Physics and Astronomy professor Shantanu Basu feels the next generation of university graduates should be primed to answer the call for highly educated and creative thinkers to address the challenges facing the developing world.
As the former chair of Physics and Astronomy (2010-15), Basu organized a student international experience in Agra, India, called Astronomy at Taj, during Reading Week 2016. Basu, currently on leave, leaned on his connections in the area to organize a winter school in astronomy and workshop on star formation. The participants were required to purchase their flights to India, however organizers provided the rest – from food, lodging and transportation to participation in the weeklong educational and tourism events.
Six Western undergraduate students – including one from Astronomy, Physics, Anthropology, Engineering, English and Political Science – travelled with four graduate students and two faculty members, along with friends and spouses, to the city most famously known as the home of the Taj Mahal. A joint effort between Anand Engineering College in Agra and Western, the weeklong event included 10 international speakers, lectures, astronomical viewings and cultural and tourism activities. In addition to the Western delegates, about 65 Indian students participated in the school.
“Study abroad is something we, as educators, have to promote because it is a global world now. Globalization means we owe it to our students to graduate them with a sense of what is happening in the rest of the world, not just in terms of politics, but in terms of education, learning and science,” Basu said. “They are going to be competing with students in the rest of the world for jobs here in Canada. Or, it’s up to them to take advantage of the opportunities that are abroad.”
While the focus of the trip was astronomy, Basu says the experience pushed students to find connections with people with a different culture and perspective from their own.
Basu felt strongly about integrating the community of Agra into the event, which he achieved through a public discussion and a lively panel discussion, Are we alone in the universe? Hundreds of local high school students were also invited to attend lectures.
“We had many chances for people to connect, not just student-to-student from different countries, but also students connecting with leading researchers, professors from around the world,” he said. “We wanted to make sure it wasn’t just giving astronomy lectures that we could give here, but delivered in India. We made sure there was an Indian component.”
The Archaeological Survey of India granted special permission to hold an outdoor event at a location overlooking the Taj Mahal. The group held discussions about careers in astronomy, as well as used a solar telescope to view the sun and its sunspots.
India has a history of contributions to astronomy and astrophysics. The country is positioned to be on the scientific forefront with recently announced investments in the field.
India recently joined the consortium for the Thirty Meter Telescope, which when completed will be the most advanced and powerful optical telescope on Earth, and has approved construction of the third Laser Interferometer Gravitational-wave Observatory (LIGO). The two U.S.-based LIGO observatories recently led the ground-breaking discovery of gravitational waves that famously confirmed Albert Einstein’s general theory of relativity prediction.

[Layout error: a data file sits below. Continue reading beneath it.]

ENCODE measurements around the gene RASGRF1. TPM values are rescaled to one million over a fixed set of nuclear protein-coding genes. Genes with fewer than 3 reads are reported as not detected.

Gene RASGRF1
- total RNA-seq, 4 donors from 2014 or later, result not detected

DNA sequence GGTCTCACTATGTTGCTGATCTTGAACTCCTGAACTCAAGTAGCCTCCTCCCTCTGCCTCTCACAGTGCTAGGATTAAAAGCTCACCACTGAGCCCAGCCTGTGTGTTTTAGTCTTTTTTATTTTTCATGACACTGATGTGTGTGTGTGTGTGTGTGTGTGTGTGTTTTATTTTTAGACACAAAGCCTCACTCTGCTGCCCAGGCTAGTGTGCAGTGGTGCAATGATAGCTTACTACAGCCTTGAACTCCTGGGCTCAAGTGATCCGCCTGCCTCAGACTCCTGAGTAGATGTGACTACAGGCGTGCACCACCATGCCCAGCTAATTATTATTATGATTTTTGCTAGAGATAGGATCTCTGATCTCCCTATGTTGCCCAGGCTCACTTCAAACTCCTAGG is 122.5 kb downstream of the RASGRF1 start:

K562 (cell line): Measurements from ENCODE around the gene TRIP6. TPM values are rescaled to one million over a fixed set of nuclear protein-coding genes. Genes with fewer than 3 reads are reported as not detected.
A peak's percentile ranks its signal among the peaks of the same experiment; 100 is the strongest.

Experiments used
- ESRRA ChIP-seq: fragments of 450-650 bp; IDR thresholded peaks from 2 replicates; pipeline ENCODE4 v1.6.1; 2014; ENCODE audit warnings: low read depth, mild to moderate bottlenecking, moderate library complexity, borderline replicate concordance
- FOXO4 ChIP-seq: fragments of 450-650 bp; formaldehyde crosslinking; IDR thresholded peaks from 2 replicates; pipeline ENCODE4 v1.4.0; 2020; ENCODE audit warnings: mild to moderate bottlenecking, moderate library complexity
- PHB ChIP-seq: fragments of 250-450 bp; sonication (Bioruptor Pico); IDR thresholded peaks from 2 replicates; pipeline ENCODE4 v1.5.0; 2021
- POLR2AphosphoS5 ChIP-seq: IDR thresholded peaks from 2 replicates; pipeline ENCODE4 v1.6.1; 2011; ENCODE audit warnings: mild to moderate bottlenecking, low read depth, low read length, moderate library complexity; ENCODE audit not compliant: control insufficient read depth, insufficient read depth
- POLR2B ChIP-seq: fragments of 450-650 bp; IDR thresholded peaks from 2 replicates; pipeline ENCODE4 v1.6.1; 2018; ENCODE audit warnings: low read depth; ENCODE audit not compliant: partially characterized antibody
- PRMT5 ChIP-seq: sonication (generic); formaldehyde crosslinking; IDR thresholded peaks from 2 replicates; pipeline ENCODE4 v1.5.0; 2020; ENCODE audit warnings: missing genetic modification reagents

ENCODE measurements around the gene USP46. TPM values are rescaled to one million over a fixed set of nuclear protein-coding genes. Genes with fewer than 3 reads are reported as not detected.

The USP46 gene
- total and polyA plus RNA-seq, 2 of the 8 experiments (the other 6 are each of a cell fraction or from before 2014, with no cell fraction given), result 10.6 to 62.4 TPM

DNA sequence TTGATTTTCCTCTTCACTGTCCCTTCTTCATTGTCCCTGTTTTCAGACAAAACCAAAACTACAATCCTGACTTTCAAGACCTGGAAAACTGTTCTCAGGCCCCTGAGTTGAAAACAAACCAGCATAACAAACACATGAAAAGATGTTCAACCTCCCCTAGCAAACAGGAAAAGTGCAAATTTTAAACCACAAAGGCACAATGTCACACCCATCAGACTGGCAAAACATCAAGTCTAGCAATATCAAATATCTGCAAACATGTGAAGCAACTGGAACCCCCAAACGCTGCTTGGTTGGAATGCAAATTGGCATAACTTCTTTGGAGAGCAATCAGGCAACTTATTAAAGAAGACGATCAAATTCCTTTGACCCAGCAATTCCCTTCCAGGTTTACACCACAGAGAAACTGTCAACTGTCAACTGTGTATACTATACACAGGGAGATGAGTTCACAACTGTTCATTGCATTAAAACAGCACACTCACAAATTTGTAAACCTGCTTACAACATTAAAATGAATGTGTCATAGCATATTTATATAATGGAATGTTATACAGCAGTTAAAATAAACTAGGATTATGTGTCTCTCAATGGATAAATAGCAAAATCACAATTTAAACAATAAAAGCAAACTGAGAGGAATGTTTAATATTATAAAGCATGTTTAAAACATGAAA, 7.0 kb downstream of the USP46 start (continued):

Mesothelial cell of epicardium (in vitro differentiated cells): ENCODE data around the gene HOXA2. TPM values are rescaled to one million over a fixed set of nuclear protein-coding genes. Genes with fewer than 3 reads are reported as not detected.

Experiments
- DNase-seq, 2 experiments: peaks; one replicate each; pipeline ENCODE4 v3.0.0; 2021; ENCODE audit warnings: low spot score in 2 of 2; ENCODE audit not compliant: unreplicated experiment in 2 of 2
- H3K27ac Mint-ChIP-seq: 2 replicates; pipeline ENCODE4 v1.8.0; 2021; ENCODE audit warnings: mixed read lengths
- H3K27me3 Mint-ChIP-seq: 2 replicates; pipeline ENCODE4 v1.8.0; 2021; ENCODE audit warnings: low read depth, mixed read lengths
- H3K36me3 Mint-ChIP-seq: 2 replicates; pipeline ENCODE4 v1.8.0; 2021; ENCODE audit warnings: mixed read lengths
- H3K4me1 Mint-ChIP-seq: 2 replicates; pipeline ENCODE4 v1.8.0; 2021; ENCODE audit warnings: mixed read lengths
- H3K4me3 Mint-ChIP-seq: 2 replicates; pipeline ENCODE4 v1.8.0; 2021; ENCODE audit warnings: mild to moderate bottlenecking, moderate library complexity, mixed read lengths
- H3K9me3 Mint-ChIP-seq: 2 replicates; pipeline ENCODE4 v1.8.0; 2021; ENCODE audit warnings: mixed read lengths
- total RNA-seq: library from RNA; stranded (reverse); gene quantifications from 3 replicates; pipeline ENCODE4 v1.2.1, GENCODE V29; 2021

“We have a lot of stereotypes here about the developing world. This might have shattered some of those stereotypes because you have a very fast-developing economy in India, even more so in China. These kids there are very smart; they want everything people here want and they are willing to work very hard for it,” said Basu, noting the student participants have expanded their global networks, which will be advantageous personally and professionally.
Mark Baker, a Physics master’s student who helped Basu organize the event, is passionate about education and educational development. The rapid expansion of colleges and universities in India offers visiting educators and researchers unique opportunities to make an impact with limited time and resources, he said.
“Astronomy at Taj showed me what can happen by simply bringing people together,” Baker said. “Students from all over India, and the world, came together for a week to share this experience. It was not the scientific talks or conference lunches that made many of these students claim it was the best week of their life. What made it so special was they were able to talk with one another, share experiences and hear firsthand the different challenges in life from all around the globe.”
The weeklong event was an educational experience for all involved – from students to organizers, he added.
For Sean Pentinga, a third-year Astrophysics student, travelling to India for the first time was an incredible experience.
“I really felt like I stepped onto another planet and I honestly learned more about Indian culture that week than anything else,” he said. “I loved getting the chance to see what life is like for people in another country, one that is so different than Canada.
“This week was incredible and is something I will never forget.”